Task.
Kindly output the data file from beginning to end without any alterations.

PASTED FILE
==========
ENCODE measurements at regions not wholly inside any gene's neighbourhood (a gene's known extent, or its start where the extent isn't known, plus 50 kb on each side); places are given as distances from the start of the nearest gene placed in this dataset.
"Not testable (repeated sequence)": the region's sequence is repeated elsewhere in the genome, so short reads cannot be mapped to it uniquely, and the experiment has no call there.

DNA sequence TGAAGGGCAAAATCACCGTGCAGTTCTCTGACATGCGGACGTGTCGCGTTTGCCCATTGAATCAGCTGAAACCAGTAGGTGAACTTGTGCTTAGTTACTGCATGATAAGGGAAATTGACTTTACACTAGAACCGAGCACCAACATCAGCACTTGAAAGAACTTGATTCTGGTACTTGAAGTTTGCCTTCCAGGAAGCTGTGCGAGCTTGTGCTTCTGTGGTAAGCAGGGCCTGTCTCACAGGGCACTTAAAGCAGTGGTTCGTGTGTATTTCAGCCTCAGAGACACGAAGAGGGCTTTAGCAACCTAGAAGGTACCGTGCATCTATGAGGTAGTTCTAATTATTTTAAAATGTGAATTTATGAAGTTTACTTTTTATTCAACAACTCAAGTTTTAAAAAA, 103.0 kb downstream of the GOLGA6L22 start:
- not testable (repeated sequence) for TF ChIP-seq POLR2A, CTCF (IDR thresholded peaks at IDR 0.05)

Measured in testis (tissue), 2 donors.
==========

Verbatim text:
ENCODE measurements at regions not wholly inside any gene's neighbourhood (a gene's known extent, or its start where the extent isn't known, plus 50 kb on each side); places are given as distances from the start of the nearest gene placed in this dataset.
"Not testable (repeated sequence)": the region's sequence is repeated elsewhere in the genome, so short reads cannot be mapped to it uniquely, and the experiment has no call there.

DNA sequence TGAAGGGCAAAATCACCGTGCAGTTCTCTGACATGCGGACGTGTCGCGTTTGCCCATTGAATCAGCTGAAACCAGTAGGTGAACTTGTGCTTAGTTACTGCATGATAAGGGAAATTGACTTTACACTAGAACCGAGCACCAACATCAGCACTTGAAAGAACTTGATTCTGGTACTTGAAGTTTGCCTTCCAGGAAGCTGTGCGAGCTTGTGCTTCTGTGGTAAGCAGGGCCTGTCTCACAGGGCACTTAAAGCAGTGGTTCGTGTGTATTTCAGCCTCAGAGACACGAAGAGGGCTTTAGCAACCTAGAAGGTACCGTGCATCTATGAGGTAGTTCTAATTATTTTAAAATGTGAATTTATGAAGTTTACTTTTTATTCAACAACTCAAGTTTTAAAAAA, 103.0 kb downstream of the GOLGA6L22 start:
- not testable (repeated sequence) for TF ChIP-seq POLR2A, CTCF (IDR thresholded peaks at IDR 0.05)

Measured in testis (tissue), 2 donors.